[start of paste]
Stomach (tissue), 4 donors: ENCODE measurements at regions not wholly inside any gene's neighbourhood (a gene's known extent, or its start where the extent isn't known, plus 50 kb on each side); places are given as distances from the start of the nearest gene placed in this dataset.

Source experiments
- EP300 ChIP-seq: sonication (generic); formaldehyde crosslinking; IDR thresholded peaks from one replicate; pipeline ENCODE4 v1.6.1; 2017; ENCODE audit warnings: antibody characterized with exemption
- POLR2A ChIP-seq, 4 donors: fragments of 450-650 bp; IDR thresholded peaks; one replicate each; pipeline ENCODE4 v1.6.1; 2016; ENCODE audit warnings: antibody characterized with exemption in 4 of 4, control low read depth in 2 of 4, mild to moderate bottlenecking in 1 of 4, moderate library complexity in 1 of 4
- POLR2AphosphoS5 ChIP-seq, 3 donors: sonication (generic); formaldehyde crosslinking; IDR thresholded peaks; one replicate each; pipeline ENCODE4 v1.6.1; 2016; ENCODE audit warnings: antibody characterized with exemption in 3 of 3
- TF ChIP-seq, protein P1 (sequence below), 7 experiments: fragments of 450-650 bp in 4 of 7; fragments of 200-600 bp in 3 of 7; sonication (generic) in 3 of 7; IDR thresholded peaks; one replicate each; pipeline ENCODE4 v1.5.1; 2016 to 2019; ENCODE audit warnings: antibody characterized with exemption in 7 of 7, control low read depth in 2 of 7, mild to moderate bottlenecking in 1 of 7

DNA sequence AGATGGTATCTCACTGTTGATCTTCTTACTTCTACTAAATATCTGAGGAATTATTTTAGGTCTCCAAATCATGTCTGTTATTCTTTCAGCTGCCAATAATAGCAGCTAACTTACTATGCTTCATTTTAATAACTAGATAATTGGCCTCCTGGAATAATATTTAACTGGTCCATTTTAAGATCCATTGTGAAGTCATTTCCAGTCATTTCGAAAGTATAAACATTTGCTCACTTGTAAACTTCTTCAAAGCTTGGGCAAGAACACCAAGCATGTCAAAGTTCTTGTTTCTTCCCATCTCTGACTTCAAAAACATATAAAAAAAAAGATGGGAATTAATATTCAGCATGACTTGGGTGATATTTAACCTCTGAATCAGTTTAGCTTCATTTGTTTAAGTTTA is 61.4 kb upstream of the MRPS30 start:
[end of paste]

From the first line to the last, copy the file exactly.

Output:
Stomach (tissue), 4 donors: ENCODE measurements at regions not wholly inside any gene's neighbourhood (a gene's known extent, or its start where the extent isn't known, plus 50 kb on each side); places are given as distances from the start of the nearest gene placed in this dataset.

Source experiments
- EP300 ChIP-seq: sonication (generic); formaldehyde crosslinking; IDR thresholded peaks from one replicate; pipeline ENCODE4 v1.6.1; 2017; ENCODE audit warnings: antibody characterized with exemption
- POLR2A ChIP-seq, 4 donors: fragments of 450-650 bp; IDR thresholded peaks; one replicate each; pipeline ENCODE4 v1.6.1; 2016; ENCODE audit warnings: antibody characterized with exemption in 4 of 4, control low read depth in 2 of 4, mild to moderate bottlenecking in 1 of 4, moderate library complexity in 1 of 4
- POLR2AphosphoS5 ChIP-seq, 3 donors: sonication (generic); formaldehyde crosslinking; IDR thresholded peaks; one replicate each; pipeline ENCODE4 v1.6.1; 2016; ENCODE audit warnings: antibody characterized with exemption in 3 of 3
- TF ChIP-seq, protein P1 (sequence below), 7 experiments: fragments of 450-650 bp in 4 of 7; fragments of 200-600 bp in 3 of 7; sonication (generic) in 3 of 7; IDR thresholded peaks; one replicate each; pipeline ENCODE4 v1.5.1; 2016 to 2019; ENCODE audit warnings: antibody characterized with exemption in 7 of 7, control low read depth in 2 of 7, mild to moderate bottlenecking in 1 of 7

DNA sequence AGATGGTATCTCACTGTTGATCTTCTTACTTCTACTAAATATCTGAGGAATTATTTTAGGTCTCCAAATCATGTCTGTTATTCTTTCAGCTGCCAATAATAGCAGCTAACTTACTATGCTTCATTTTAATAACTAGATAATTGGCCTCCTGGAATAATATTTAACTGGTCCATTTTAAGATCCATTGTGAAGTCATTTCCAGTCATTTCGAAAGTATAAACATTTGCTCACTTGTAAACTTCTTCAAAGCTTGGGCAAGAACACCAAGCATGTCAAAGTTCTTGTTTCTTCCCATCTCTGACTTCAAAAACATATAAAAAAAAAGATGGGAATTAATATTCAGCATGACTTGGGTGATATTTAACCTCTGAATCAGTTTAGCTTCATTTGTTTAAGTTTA is 61.4 kb upstream of the MRPS30 start: